Stitches and words—that’s how we came together and what we had in common besides Karla and Richard and Kortney and Derek. But they came later. In the beginning, it was just stitches and words.
- The first time I came face-to-face with Sherry was the doorway of her home. We had just purchased a house next to Central Park, and I had my heart set on custom-made balloon shades for my kitchen and breakfast area. No one was shy to tell me that Sherry Tulk was the only soul in Artesia, New Mexico who could tackle anything nearly as sophisticated as working balloon shades. That day in her living room, I was only two sentences into my request, when she offered that brilliant smile of hers, “No problem. We can fix you up.” I never did understand the “we” part. She measured the windows, made the pattern, sewed the shades and hung them all by herself. She was a one-woman show. Unless she was counting the fact that God helped her… because Sherry had a heart for God that shone through every word and everything she did.
Before I left her that very first day, I noticed an open book turned pages-down on the table. All it took was that glance for Sherry to tell me all about the novel she was reading. This isn’t an exact quote—it was too long ago—but paraphrased, she said something like, “I love the words. I just love the way they go together to make the story, the whole lovely picture.”
“Like threads in a tapestry,” I said, sharing the same love.
“Like little stitches!” and she laughed. “Just like my stitches when I baste and tack and sew the seams. Every word in a good story pulls the plot and its people together like needle and thread.”
The balloon curtains Sherry made were top quality—delicate blue and white clouds puffed over my windows, high quality like the artisan who made them. I had no idea in ’87 how often my path would intersect Sherry’s over the next twenty-five years, and throughout these years, Sherry constantly invested her creativity in loving others. Just one example was one of her last projects, actually quite recent, when she took Walmart bags and wove them into mats for the homeless. She filled her life with open-handed, time-generous charity.
As a teacher, a writer, and a student of people, I am convinced that one of the best ways to see any individual’s real heart is to know the family that she nurtures.
I saw Sherry’s heart in her wonderful grandchildren who I was lucky enough to teach in multiple ages and stages.
I witnessed her gift of empathy and generosity when I became one of her daughter’s walking partners, and that led to the close friendships I still treasure—even long-distance. So I came to know Sherry’s loyalty and devotion through those qualities she’d passed on to Karla.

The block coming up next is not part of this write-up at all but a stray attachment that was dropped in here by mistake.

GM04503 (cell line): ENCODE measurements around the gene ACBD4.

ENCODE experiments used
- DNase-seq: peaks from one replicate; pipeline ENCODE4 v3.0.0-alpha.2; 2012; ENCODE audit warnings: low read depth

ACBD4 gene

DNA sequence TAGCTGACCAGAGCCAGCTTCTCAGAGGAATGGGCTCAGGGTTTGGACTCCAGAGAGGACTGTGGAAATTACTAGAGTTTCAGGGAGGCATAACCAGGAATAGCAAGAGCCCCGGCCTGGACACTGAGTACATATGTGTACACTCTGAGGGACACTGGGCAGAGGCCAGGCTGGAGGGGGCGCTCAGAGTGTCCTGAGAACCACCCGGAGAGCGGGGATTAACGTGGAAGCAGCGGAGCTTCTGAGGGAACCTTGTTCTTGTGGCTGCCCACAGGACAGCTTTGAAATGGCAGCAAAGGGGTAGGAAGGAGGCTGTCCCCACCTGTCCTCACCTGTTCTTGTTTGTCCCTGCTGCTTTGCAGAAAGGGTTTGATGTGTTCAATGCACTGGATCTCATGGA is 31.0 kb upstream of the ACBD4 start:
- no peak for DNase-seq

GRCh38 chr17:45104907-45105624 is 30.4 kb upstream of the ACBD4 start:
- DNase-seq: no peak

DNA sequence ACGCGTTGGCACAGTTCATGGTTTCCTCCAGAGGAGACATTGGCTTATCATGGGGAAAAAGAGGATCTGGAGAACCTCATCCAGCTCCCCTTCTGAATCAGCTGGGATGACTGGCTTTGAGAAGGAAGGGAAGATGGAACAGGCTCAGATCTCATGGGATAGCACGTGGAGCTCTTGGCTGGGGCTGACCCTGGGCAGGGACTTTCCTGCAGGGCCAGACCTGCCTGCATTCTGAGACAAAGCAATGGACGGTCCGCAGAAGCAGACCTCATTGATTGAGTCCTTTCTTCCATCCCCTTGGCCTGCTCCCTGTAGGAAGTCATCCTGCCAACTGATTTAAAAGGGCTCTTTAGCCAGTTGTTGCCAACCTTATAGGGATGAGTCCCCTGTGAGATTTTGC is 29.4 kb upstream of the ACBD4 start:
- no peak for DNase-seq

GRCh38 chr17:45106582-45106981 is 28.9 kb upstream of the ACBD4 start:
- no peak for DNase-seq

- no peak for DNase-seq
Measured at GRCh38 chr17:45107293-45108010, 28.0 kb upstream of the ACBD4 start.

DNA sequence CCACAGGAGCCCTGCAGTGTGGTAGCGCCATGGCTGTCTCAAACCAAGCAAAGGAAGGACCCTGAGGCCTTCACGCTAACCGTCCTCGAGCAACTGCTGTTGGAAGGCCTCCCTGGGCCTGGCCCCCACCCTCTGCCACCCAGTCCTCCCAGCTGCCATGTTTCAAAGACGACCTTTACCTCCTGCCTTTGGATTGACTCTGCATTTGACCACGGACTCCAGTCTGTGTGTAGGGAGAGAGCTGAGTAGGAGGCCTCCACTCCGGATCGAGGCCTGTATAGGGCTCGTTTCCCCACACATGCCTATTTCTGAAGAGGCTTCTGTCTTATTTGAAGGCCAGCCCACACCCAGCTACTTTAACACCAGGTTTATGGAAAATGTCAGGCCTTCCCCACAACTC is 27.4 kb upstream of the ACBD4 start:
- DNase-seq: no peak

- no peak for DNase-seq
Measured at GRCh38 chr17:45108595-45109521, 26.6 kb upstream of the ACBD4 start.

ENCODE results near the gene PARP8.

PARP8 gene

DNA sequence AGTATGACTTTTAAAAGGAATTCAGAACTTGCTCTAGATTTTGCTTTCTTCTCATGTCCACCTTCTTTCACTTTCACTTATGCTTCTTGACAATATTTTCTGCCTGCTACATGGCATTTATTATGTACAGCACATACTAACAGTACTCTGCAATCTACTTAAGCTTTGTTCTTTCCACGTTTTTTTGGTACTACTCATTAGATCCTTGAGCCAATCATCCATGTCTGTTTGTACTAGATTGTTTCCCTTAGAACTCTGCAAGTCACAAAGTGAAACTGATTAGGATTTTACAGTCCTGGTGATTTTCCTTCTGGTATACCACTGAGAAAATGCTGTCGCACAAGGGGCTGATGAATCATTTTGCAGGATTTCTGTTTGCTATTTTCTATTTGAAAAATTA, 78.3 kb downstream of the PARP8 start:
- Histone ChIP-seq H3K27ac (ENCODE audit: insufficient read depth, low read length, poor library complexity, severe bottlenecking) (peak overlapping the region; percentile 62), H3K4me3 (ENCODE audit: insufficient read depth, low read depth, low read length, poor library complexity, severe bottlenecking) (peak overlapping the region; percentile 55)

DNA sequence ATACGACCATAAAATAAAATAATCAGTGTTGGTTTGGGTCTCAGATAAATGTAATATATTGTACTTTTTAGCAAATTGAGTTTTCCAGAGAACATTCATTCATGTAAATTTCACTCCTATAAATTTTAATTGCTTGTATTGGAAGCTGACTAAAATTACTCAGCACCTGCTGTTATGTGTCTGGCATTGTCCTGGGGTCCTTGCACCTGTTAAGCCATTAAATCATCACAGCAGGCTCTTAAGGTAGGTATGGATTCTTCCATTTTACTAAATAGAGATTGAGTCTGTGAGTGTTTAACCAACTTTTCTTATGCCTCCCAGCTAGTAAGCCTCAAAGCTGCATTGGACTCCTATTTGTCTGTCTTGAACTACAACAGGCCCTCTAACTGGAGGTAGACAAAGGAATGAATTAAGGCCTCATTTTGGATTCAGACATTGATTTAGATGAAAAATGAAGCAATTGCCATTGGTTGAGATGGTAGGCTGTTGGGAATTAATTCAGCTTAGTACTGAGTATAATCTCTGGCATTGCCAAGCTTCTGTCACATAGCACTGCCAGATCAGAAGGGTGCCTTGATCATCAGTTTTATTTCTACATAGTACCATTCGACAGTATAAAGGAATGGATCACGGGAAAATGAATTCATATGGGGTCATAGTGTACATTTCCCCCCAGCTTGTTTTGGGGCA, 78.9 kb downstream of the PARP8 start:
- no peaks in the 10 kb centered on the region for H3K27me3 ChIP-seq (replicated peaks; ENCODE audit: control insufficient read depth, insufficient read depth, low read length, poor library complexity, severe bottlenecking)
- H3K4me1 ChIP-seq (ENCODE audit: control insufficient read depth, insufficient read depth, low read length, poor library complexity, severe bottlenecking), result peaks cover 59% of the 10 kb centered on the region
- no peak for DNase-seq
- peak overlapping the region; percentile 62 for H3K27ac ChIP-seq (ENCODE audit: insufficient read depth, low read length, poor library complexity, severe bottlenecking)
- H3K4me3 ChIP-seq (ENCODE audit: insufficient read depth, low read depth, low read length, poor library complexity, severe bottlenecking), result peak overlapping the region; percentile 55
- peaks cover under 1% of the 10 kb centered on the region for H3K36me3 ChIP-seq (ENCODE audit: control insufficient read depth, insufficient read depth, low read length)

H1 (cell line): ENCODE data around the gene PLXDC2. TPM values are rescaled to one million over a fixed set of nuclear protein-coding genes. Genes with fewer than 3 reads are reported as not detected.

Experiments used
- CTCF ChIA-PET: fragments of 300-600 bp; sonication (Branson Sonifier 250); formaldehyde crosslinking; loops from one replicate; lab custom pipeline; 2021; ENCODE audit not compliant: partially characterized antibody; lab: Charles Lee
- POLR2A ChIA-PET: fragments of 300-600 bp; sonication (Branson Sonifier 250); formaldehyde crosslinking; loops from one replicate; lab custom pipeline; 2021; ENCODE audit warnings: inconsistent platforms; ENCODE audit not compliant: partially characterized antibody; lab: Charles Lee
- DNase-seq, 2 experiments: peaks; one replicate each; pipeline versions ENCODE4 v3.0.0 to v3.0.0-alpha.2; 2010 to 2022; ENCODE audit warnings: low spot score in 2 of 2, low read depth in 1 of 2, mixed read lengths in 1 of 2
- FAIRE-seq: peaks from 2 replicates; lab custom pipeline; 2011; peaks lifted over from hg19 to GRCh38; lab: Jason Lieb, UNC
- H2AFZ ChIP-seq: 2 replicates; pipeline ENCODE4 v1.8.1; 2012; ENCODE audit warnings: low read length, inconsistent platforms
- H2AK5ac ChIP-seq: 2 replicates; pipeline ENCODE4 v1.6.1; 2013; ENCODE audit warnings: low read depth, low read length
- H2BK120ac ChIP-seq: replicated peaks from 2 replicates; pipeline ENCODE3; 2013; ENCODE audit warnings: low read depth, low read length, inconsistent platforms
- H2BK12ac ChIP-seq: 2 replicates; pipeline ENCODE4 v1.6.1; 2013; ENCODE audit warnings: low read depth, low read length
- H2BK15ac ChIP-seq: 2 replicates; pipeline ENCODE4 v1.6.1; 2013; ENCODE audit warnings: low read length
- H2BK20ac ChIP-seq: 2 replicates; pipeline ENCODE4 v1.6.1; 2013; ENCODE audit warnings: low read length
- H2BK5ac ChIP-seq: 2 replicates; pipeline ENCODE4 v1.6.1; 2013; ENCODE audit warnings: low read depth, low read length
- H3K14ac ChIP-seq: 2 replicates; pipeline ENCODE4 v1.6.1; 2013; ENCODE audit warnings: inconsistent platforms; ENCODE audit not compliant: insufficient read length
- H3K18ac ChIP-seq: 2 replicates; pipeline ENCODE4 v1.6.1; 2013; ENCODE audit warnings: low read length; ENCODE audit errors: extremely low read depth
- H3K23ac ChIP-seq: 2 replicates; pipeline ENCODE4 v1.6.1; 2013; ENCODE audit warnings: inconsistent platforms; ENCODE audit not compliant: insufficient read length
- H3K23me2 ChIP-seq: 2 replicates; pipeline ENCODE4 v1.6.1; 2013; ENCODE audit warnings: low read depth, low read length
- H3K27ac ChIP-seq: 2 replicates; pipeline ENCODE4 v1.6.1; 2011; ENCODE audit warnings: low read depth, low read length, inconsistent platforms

Then my own mother moved to town and became good friends with Sherry, as well. They bible studied together and, of course, they discussed sewing. It was a kick to hear them talk about their latest projects, and thinking about those conversations led me to realize the aspects of character their handiwork represented. Never mind the task commitment, raw talent, sense of color, of design and the pure skill that Sherry, my mom and all other accomplished seamstresses share, but when I skimmed some of the words of their trade, I bumped into new appreciation as well. Here are just three:
Bias—Sherry’s bias was no more than looking to and leaning on God.
Facing—a hard-working rancher’s wife and a mother, she faced life and problems with fierce determination.
Stabilizer—in sewing terms that’s an under layer that supports the strength of the shape. I just loved that because Sherry never grabbed for the lime light—she was that steady constant at the edge of the stage keeping everyone else on track, just behind the curtains—curtains that she probably made.
Not long before I left Artesia, Sherry agreed to be a beta reader for one of my newly completed book manuscripts. I can’t think of anyone I would have rather recruited. Who better than an artist who valued my craft as much as her own, who understood that every sentence must pull its weight and connect the rest? I mean, this was the lady who told me up front that stitches are like words… but honestly…
Sherry translated stitches into passages of love exactly the way I try to. The word stitch came from an old English root that meant to stab, to pierce which is why some unknown person in history watched a needle stab fabric time and again then called it a stitch. To me that describes not only how stories are put together but also our lives—joy and mercy and hope each gathered and tucked, fastened with consistent stabs of doubt and disease, small and large jabs of pain. Sherry had her share of jabs, like the rest of us, yet she filled so many people’s days with the products of her happy craft and the loving heritage she and JC paid forward in two children who created incredible families of their own.
I don’t know every member of JC and Sherry ’s family, but I can promise you that her most adept stitches show in the smiles of Kortney and Derek, in their courage and confidence, in the heart of faith and grace that Karla and Richard practice every day—these legacies are the best, skilled creations of the expert seamstress. I will remember her with love and more than a little awe for how, over and over, she used a needle to show the face of God.
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